Reactive oxygen species (ROS) are a natural byproduct of many biological processes and are considered normal signaling molecules. The energy-generating powerhouse of the cell, the mitochondria, is also a source of ROS. But ROS can cause damage to DNA and cell membranes and can promote inflammation. New work has now shown that damaged mitochondria can produce a wave a ROS that has a cascade of negative impacts on the cell. Damaged mitochondria have been connected to a variety of diseases. The findings, which show how sick mitochondria cause more cellular damage, have been reported in the Proceedings of the National Academy of Sciences (PNAS).
"I like to call it 'the Chernobyl effect' -- you've turned the reactor on and now you can't turn it off," said senior author Bennett Van Houten, Ph.D., professor of pharmacology and chemical biology at the University of Pittsburgh School of Medicine and UPMC Hillman Cancer Center. "You have this clean-burning machine that's now polluting like mad, and that pollution feeds back and hurts electron transport function. It's a vicious cycle."
A technique created by Marcel Bruchez, Ph.D., of Carnegie Mellon University was used in this study. It enabled Van Houten's team to induce the production of ROS in response to light.
"That's the Chernobyl incident," Van Houten said. "Once you turn the light off, there's no more singlet oxygen anymore, but you've disrupted the electron transport chain, so after 48 hours, the mitochondria are still leaking out reactive oxygen -- but the cells aren't dying, they're just sitting there erupting."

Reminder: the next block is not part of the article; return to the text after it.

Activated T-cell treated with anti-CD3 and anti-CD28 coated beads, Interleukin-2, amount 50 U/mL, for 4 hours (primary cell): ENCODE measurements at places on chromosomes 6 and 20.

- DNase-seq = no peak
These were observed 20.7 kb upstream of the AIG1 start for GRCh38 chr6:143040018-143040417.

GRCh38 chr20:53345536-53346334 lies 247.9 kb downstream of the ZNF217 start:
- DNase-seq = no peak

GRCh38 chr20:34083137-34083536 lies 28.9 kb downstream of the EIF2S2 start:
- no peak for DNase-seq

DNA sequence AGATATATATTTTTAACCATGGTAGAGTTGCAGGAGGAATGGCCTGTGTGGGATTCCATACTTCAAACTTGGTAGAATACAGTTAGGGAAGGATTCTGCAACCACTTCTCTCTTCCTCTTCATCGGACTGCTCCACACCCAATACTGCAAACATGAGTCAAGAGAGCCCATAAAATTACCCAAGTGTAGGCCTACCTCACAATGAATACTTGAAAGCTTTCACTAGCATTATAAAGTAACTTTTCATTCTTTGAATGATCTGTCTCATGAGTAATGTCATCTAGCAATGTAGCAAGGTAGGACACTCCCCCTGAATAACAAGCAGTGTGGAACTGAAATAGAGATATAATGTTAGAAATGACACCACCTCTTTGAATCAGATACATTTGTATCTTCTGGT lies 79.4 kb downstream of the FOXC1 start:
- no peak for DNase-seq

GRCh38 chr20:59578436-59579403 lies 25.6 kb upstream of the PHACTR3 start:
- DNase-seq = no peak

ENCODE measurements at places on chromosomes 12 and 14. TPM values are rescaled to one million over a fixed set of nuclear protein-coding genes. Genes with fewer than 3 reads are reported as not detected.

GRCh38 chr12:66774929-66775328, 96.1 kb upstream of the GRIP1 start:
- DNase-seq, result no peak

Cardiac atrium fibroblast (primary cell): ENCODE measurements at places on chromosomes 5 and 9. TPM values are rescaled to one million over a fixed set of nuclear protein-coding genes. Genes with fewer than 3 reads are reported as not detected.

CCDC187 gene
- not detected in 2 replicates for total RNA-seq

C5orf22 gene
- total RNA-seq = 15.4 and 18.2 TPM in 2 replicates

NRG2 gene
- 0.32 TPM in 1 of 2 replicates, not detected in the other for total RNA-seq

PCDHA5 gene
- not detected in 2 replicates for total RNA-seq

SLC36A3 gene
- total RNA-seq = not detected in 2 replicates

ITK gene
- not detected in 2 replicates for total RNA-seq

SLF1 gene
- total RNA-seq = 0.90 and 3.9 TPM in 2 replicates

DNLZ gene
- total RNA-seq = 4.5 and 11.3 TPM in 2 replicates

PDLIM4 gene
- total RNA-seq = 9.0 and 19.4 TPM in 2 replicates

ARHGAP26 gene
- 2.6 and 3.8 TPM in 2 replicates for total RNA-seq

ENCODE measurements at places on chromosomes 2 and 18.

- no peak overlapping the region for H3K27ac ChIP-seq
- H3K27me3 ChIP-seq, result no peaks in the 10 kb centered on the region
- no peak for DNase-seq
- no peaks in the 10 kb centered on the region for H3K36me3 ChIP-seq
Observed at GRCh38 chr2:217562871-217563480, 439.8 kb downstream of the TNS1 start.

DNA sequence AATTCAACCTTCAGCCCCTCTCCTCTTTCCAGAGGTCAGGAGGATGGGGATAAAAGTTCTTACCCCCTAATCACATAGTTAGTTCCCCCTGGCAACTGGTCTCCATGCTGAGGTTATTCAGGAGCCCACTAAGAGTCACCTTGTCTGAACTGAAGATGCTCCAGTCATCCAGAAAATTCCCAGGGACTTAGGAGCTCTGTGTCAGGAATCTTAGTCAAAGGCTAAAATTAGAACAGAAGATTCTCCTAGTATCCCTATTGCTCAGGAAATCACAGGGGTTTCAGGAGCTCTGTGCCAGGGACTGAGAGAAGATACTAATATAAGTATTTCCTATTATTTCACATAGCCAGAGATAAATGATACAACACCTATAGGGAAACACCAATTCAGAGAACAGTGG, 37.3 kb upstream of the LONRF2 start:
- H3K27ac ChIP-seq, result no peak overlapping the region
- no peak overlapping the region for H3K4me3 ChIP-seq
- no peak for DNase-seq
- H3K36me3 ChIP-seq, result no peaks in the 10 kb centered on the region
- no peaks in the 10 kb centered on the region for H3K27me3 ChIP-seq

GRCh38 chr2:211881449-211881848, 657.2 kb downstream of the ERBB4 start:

The cell stops dividing as free radicals bombard the nucleus, which starts shrinking. The DNA still seemed to look normal, until the researchers focused on the caps that protect the ends of chromosomes, called telomeres. This damage was limited to a specific area and was probably hard to find when looking at the whole genome, as the research team had been doing.
"If you imagine the chromosome as a car, the telomere would be the width of its license plate," noted study co-author Patricia Opresko, Ph.D., professor of environmental and occupational health at the Pitt Graduate School of Public Health and UPMC Hillman.
The team illuminated the ends of chromosomes with fluorescent tags, illustrating the telomere damage. The researchers then repeated the experiment but didn’t activate the mitochondria; the reaction then stopped, and free radicals weren’t building up and causing damage to the telomeres.
"Basically, we shut the machine off before it had a chance to do any damage," Van Houten explained.
This work may improve photodynamic cancer therapeutics, which use ROS to disrupt tumors. A protein called ATM also damages DNA, and when ATM was inhibited, the ROS impact was magnified; it killed the cells. It may be possible to kill cancer cells with light, suggested Van Houten, if photodynamic therapy is combined with ATM inhibition.